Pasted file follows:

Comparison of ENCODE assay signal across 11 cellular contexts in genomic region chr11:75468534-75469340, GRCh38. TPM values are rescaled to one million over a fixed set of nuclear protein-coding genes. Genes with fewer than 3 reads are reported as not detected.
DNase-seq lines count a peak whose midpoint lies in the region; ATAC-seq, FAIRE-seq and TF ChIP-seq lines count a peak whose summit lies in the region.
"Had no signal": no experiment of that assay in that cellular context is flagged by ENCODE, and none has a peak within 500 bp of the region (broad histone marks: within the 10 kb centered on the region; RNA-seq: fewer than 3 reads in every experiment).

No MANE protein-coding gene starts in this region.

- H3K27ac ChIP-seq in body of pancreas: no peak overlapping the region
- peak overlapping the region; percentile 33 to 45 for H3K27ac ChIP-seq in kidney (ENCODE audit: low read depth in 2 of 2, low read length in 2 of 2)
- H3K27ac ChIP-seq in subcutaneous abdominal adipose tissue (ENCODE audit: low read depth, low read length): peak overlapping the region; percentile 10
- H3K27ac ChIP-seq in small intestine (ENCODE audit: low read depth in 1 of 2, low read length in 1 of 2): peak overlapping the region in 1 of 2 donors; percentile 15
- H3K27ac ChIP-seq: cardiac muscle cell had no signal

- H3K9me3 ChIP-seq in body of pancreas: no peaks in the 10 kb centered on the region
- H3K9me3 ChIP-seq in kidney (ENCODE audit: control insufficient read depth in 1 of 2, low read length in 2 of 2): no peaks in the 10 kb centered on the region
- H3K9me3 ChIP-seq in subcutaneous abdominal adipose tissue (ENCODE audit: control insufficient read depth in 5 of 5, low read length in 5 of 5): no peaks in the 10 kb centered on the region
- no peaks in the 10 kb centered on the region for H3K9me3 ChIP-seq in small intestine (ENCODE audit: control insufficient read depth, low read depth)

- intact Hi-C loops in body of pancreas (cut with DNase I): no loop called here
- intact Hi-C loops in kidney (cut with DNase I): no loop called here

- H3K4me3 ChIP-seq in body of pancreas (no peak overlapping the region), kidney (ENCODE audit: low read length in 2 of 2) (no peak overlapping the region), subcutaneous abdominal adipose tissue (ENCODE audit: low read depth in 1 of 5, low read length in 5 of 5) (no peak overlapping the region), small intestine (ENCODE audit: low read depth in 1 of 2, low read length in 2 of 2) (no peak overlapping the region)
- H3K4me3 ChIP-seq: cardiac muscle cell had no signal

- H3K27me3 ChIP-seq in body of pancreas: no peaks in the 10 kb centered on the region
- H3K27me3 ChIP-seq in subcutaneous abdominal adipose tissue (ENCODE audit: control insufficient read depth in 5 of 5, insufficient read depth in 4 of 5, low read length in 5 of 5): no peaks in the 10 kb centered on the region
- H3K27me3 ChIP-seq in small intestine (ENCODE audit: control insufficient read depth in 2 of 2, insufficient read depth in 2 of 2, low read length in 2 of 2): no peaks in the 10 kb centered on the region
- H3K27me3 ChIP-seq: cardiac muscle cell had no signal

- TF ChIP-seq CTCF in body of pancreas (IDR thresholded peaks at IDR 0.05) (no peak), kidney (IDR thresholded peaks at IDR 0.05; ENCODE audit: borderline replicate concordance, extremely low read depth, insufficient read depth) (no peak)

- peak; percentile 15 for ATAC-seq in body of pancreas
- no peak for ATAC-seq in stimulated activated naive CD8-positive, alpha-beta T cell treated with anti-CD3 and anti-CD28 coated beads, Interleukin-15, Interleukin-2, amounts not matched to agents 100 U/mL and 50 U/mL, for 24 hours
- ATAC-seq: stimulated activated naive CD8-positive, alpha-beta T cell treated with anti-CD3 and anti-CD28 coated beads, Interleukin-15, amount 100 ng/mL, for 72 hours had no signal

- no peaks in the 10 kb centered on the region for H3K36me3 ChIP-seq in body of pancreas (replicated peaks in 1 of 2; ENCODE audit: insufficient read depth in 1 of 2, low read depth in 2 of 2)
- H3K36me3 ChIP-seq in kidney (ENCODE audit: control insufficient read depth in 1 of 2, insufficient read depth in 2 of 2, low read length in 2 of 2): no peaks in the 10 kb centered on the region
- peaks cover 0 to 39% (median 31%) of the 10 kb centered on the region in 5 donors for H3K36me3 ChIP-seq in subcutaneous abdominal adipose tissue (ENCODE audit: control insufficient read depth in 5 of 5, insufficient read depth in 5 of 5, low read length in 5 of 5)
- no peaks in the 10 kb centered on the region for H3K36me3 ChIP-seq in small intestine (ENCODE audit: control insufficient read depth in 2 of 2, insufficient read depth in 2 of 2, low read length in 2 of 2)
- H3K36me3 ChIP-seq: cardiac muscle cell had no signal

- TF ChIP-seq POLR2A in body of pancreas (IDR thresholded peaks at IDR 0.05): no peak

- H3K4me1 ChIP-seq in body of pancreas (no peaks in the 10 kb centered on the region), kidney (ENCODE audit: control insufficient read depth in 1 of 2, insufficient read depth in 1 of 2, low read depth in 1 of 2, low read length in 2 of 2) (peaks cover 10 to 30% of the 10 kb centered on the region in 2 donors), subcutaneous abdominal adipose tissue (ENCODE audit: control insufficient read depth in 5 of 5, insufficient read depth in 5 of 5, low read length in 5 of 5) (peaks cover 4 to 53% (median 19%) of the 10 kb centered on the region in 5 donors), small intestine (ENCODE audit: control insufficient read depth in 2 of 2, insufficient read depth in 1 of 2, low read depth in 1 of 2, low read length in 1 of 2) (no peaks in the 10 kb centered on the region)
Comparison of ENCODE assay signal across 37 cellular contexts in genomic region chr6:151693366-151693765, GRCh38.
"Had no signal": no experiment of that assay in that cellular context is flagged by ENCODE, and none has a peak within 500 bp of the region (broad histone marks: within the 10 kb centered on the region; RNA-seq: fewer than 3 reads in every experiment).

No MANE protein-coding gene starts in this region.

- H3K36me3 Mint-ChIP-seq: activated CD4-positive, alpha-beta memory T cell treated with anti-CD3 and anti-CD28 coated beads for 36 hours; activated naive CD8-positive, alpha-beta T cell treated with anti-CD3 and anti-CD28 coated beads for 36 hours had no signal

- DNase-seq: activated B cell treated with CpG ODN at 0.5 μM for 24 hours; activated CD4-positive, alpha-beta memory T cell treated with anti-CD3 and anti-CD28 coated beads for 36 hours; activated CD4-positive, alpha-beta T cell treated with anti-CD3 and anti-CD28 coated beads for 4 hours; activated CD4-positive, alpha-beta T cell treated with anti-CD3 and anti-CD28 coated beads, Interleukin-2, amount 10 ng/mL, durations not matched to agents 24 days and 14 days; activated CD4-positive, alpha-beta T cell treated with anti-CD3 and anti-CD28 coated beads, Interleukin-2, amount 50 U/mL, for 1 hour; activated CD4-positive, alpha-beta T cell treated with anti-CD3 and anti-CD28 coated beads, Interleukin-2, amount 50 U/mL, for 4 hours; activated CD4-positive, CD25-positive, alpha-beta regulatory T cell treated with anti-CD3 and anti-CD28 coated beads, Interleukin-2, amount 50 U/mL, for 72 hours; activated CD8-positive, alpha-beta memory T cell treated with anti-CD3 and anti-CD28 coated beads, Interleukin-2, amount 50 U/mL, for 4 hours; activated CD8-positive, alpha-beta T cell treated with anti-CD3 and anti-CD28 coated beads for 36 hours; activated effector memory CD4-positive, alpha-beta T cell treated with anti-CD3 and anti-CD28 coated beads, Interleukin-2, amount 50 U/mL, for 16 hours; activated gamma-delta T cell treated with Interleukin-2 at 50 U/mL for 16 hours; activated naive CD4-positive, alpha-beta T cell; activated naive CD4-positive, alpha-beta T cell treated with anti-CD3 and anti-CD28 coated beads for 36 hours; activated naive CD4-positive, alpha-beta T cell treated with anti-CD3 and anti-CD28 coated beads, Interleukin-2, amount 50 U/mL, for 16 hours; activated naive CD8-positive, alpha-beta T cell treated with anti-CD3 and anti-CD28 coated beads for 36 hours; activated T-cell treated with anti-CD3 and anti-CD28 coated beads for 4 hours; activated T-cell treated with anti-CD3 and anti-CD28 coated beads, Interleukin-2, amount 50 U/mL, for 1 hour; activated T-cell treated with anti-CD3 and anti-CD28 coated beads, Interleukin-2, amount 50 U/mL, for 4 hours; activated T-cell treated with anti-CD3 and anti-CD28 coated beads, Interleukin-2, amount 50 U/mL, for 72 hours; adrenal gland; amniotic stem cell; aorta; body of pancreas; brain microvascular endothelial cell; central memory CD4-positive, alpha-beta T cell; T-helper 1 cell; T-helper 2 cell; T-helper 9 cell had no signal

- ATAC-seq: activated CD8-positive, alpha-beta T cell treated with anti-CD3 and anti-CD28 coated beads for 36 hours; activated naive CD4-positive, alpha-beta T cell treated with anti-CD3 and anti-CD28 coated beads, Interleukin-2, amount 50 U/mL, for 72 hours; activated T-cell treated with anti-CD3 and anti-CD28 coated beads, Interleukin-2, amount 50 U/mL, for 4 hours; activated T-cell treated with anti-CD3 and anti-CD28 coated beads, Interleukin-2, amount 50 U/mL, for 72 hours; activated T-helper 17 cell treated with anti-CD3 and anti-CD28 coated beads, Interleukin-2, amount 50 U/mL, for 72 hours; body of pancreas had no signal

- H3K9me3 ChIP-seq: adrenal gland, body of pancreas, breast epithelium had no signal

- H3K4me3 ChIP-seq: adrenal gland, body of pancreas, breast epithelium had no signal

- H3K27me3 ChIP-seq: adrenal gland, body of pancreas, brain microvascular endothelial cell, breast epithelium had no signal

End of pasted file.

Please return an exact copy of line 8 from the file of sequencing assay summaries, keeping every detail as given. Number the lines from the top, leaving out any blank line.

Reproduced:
- H3K27ac ChIP-seq in small intestine (ENCODE audit: low read depth in 1 of 2, low read length in 1 of 2): peak overlapping the region in 1 of 2 donors; percentile 15